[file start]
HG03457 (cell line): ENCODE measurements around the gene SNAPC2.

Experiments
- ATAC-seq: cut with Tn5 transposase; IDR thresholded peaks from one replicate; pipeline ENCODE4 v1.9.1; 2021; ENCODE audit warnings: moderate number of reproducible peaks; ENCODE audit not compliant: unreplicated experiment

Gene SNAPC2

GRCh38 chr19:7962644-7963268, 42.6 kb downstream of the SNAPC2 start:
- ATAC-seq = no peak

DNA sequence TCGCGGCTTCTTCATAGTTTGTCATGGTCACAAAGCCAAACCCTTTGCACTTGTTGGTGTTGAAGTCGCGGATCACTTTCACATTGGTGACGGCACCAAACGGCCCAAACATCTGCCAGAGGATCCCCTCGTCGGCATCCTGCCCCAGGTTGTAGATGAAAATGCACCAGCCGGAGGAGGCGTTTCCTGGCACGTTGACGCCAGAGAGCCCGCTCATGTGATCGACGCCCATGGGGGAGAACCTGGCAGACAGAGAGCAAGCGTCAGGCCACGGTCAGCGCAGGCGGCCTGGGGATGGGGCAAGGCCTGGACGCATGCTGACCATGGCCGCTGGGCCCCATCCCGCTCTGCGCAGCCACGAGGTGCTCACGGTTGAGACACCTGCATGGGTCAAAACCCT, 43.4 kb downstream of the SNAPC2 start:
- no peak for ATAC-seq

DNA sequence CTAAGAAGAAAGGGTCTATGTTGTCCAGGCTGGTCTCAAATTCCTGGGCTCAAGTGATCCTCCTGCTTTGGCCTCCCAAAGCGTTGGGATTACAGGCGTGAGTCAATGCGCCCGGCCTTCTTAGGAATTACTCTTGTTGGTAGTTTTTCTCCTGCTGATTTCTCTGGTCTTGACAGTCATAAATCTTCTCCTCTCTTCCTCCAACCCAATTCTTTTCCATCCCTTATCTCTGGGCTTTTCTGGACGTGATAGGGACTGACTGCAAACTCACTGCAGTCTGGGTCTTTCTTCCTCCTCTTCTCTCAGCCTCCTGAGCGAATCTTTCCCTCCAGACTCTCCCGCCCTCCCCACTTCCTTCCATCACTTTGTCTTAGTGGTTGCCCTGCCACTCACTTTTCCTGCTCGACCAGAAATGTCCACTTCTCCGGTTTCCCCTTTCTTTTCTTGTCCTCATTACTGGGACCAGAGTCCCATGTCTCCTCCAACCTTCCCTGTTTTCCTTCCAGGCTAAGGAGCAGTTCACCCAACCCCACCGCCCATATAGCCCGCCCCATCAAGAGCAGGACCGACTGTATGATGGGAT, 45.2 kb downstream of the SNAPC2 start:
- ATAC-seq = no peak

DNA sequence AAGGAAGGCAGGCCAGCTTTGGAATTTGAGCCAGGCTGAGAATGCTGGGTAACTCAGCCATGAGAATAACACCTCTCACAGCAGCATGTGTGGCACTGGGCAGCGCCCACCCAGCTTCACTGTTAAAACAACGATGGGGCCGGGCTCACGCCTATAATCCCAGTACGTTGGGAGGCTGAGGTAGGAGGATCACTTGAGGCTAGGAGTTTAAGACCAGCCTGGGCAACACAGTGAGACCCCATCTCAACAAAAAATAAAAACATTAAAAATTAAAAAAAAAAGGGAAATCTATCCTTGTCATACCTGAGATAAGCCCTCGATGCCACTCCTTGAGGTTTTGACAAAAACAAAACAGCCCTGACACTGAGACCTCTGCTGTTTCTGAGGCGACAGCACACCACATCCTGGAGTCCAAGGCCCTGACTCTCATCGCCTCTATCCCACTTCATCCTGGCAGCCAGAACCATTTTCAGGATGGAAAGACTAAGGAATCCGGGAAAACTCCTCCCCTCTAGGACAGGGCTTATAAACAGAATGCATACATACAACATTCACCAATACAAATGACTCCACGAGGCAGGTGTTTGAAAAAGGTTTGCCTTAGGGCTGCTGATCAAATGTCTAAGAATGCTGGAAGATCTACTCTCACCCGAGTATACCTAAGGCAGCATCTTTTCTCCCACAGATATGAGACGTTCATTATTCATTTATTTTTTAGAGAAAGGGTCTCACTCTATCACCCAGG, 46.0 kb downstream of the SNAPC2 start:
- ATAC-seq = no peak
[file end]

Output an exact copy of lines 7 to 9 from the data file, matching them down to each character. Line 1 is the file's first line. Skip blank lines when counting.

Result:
DNA sequence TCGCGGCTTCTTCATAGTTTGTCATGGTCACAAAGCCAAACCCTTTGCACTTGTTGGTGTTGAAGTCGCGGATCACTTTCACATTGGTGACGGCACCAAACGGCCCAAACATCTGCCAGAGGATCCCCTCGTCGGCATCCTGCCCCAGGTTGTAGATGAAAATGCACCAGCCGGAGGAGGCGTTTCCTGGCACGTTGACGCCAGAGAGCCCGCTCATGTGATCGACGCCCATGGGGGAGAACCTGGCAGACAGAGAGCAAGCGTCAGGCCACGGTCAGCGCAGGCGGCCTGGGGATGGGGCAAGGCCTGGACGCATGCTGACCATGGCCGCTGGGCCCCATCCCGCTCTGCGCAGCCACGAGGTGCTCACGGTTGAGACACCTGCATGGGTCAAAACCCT, 43.4 kb downstream of the SNAPC2 start:
- no peak for ATAC-seq

DNA sequence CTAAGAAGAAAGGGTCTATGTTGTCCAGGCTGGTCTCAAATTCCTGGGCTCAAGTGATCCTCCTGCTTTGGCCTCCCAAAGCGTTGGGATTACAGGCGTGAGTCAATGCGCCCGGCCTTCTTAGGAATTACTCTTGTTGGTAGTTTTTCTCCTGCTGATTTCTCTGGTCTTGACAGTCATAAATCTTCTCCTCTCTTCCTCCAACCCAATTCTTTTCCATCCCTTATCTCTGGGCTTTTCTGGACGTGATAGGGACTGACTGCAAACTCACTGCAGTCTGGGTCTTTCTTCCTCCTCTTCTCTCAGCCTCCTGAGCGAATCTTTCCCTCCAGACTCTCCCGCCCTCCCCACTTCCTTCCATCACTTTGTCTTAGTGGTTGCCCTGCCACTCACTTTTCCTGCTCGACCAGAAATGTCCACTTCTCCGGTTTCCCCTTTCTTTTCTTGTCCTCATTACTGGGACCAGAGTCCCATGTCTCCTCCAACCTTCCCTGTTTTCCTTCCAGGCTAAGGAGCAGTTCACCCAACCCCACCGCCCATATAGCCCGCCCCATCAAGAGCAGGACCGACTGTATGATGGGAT, 45.2 kb downstream of the SNAPC2 start: